"You know, when I was a young man, hypocrisy was deemed the worst of vices. ... It was all because of moral relativism. You see, in that sort of a climate, you are not allowed to criticize others--after all, if there is no absolute right and wrong, then what grounds are there for criticism? This led to a good deal of general frustration, for people are naturally censorious and love nothing better than to criticize one another's shortcomings. And so it was that they seized on hypocrisy and elevated it from a ubiquitous peccadillo into the monarch of all vices. For, you see, even if there is no right and wrong, you can find grounds to criticise another person by contrasting what he has espoused with what he has actually done. In this case, you are not making any judgment whatsoever as to the correctness of his views or the morality of his behaviour--you are merely pointing out that he has said one thing and done another.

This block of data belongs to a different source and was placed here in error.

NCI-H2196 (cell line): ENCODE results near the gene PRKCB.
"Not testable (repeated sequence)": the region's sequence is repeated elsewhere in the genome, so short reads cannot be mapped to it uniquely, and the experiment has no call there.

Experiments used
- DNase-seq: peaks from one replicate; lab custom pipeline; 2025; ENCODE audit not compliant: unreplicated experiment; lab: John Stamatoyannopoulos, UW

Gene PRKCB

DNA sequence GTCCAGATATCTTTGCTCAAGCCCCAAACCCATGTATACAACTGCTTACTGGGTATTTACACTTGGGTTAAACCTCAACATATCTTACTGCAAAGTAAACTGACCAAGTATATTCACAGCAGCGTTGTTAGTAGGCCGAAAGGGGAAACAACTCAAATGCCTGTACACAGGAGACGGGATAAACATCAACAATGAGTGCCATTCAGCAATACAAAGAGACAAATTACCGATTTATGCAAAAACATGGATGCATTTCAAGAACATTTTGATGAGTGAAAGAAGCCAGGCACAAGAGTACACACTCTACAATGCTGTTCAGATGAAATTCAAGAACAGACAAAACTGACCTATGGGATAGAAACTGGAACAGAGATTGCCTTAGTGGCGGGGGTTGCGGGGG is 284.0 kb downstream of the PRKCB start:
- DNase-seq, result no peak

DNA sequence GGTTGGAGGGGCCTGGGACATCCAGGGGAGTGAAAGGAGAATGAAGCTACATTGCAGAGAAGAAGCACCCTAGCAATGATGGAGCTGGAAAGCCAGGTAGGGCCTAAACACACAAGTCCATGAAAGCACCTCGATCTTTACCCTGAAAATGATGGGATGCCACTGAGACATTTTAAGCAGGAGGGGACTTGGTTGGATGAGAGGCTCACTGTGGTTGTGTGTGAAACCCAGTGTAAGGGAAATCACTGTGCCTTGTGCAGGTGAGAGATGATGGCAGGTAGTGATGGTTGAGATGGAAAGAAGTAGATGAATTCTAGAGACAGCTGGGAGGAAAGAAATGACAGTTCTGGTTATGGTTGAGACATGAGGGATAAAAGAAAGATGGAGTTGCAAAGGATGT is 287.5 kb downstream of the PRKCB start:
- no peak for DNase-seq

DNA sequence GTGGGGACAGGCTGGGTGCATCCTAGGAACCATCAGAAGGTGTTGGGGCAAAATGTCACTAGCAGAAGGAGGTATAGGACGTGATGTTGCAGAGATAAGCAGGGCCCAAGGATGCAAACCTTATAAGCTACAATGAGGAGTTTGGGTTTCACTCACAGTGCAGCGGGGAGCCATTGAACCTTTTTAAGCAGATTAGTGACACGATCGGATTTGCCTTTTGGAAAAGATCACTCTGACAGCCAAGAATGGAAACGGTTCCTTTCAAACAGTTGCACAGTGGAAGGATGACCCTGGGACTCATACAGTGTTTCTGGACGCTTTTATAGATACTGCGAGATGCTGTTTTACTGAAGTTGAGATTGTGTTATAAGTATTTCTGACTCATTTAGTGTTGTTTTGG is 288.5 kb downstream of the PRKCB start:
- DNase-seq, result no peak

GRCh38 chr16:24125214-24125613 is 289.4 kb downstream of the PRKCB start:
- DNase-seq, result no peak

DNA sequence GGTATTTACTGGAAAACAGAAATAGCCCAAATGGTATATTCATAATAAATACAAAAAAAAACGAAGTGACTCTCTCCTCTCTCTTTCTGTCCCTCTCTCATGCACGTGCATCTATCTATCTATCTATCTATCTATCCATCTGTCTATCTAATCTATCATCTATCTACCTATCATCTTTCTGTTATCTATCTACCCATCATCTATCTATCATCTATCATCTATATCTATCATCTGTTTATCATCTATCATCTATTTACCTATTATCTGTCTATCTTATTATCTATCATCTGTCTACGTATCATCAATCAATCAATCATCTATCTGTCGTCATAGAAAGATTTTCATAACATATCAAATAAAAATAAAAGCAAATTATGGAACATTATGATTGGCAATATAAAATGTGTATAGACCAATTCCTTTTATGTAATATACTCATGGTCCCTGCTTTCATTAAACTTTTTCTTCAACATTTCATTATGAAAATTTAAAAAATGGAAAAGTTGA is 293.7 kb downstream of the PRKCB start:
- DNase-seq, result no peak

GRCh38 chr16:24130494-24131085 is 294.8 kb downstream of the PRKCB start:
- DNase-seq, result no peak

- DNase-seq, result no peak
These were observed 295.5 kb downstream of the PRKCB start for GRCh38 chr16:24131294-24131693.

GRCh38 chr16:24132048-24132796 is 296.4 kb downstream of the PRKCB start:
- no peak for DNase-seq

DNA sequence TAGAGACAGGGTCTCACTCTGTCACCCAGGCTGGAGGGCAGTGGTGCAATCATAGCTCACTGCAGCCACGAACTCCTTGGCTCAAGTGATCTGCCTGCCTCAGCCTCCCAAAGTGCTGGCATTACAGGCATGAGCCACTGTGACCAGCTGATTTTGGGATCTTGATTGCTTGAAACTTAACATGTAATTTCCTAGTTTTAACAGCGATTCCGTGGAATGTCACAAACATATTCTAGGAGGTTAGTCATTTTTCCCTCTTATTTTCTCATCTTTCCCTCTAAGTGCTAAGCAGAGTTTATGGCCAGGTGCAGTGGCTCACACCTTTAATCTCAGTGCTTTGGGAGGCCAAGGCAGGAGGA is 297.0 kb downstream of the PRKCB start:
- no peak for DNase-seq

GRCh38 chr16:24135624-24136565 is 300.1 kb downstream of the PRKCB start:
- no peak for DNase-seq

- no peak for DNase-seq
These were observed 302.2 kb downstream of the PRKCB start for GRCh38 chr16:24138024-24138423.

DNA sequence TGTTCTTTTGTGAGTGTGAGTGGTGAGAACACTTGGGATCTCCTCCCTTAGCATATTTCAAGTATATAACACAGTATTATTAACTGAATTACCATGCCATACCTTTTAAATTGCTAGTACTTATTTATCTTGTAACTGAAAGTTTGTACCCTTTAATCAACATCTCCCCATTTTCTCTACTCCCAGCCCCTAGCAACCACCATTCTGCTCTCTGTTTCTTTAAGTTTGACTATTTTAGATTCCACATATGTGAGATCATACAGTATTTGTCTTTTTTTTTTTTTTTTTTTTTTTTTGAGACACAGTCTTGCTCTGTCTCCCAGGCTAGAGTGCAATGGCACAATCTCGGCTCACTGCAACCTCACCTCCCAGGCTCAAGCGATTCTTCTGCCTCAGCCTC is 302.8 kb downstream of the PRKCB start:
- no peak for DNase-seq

"... Because they were hypocrites, the Victorians were despised in the late twentieth century. Many of the persons who held such opinions were, of course, guilty of outlandish conduct themselves, and yet saw no paradox in holding such views because they were not hypocrites themselves--they took no moral stances and lived by none. So they were morally superior to the Victorians even though--in fact, because--they had no moral standards at all."
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